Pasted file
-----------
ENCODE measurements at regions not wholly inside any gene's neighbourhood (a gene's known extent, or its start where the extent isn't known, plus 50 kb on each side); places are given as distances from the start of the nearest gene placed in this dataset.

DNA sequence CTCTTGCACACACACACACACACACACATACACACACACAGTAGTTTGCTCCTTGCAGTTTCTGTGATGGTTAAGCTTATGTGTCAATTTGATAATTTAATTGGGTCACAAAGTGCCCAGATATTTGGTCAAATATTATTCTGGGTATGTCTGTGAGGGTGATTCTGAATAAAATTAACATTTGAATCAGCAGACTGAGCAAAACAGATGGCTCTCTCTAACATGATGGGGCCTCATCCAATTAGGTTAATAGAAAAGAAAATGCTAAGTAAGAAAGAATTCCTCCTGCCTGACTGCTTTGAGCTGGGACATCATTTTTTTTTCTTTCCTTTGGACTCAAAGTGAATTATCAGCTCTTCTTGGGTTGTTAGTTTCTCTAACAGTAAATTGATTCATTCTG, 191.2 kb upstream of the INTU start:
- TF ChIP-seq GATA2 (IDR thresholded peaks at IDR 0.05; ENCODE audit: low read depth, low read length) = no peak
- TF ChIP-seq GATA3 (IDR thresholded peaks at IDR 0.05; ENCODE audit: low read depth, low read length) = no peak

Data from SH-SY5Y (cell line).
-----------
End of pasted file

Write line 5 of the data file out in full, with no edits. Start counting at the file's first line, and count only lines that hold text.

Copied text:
Data from SH-SY5Y (cell line).